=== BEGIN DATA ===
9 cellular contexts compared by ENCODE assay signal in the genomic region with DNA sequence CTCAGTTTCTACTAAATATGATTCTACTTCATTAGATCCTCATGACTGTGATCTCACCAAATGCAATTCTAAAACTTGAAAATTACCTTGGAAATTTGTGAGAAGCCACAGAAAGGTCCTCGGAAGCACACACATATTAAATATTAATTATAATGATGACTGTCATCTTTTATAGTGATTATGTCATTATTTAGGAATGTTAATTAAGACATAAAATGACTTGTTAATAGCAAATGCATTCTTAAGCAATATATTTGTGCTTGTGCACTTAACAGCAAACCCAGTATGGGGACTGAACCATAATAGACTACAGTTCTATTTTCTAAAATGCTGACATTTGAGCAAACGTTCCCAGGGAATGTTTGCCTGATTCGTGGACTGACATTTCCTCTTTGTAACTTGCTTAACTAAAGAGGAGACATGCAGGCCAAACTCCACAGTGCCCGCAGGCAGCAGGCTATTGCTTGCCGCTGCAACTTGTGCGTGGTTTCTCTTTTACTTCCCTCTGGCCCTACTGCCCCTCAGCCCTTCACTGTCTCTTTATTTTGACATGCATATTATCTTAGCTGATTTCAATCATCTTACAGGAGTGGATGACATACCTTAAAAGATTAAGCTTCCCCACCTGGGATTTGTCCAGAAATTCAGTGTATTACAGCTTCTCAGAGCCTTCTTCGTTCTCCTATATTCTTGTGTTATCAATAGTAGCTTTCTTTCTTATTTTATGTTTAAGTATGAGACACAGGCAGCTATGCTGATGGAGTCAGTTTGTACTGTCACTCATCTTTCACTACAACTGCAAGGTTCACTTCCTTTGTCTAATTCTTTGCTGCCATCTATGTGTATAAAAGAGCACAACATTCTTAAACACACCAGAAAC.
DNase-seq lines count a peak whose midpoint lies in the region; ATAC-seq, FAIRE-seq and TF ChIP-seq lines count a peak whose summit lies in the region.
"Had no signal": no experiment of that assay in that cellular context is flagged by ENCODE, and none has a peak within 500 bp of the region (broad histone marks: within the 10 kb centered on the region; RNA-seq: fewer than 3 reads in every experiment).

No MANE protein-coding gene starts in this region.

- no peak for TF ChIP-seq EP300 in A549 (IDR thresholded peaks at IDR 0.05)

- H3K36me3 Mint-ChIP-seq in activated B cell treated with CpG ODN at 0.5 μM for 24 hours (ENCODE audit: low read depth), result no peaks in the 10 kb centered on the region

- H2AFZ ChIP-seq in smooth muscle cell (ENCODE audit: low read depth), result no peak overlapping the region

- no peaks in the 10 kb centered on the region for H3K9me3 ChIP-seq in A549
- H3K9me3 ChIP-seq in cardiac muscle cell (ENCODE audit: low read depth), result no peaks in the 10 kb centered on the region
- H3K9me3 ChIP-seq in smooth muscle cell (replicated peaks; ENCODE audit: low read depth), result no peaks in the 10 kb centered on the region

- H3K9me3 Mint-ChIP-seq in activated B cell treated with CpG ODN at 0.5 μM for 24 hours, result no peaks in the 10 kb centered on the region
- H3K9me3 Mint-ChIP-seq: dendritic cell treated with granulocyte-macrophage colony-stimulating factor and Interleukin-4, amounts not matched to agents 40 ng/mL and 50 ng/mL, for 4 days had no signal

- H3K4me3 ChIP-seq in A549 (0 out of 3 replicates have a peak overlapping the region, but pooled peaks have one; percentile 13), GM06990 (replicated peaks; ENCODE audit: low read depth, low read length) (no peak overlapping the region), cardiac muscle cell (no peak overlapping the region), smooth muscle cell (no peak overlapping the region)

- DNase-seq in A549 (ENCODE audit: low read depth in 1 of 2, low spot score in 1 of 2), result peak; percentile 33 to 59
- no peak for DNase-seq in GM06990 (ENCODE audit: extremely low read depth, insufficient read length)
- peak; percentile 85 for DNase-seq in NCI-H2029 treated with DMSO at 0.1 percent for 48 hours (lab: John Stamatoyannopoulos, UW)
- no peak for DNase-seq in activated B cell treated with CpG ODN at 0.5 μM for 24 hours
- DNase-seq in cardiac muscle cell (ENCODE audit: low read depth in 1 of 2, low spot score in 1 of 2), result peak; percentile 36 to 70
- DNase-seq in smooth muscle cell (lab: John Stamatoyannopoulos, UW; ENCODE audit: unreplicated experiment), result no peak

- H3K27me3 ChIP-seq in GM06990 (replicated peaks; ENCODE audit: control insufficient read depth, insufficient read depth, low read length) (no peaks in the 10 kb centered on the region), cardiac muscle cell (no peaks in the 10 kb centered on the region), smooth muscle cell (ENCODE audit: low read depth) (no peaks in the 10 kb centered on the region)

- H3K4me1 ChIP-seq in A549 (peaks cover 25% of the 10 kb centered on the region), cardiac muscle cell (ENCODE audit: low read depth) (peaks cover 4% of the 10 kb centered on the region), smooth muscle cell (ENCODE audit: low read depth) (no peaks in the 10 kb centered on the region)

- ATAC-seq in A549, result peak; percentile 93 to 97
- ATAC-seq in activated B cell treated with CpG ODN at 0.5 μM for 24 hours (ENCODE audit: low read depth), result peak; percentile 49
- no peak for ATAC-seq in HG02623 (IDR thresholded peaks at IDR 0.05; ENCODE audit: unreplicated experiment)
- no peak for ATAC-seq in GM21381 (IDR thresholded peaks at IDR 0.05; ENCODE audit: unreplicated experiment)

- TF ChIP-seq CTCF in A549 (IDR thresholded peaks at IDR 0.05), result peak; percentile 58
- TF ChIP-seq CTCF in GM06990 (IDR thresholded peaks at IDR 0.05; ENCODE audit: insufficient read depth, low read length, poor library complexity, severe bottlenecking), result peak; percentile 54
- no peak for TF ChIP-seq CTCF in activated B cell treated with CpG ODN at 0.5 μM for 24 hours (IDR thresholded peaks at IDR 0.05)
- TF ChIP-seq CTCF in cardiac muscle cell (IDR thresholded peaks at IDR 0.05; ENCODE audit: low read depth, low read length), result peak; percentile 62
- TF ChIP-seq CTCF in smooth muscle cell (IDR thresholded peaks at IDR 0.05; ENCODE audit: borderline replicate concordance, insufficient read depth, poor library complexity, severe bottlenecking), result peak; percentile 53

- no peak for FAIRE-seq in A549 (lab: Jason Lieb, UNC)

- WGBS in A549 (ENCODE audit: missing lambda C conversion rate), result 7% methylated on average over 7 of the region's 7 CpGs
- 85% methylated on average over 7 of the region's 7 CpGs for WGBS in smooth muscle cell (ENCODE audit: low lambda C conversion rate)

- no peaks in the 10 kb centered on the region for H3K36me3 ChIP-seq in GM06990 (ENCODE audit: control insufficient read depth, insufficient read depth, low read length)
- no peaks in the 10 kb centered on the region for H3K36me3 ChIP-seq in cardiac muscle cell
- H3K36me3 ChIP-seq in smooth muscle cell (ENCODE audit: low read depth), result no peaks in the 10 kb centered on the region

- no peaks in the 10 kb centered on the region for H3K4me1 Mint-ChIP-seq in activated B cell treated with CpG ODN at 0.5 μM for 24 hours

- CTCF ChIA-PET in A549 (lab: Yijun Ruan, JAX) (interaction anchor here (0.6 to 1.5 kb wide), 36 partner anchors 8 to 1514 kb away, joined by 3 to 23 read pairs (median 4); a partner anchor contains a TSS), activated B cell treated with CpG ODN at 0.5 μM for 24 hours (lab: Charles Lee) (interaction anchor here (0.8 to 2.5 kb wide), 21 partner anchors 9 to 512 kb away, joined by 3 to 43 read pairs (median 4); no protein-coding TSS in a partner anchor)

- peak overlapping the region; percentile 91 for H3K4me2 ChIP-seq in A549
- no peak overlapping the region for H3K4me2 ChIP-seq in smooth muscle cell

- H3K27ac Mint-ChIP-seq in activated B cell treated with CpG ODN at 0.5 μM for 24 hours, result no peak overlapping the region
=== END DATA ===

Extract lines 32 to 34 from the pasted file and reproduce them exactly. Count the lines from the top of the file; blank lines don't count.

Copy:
- WGBS in A549 (ENCODE audit: missing lambda C conversion rate), result 7% methylated on average over 7 of the region's 7 CpGs
- 85% methylated on average over 7 of the region's 7 CpGs for WGBS in smooth muscle cell (ENCODE audit: low lambda C conversion rate)

- no peaks in the 10 kb centered on the region for H3K36me3 ChIP-seq in GM06990 (ENCODE audit: control insufficient read depth, insufficient read depth, low read length)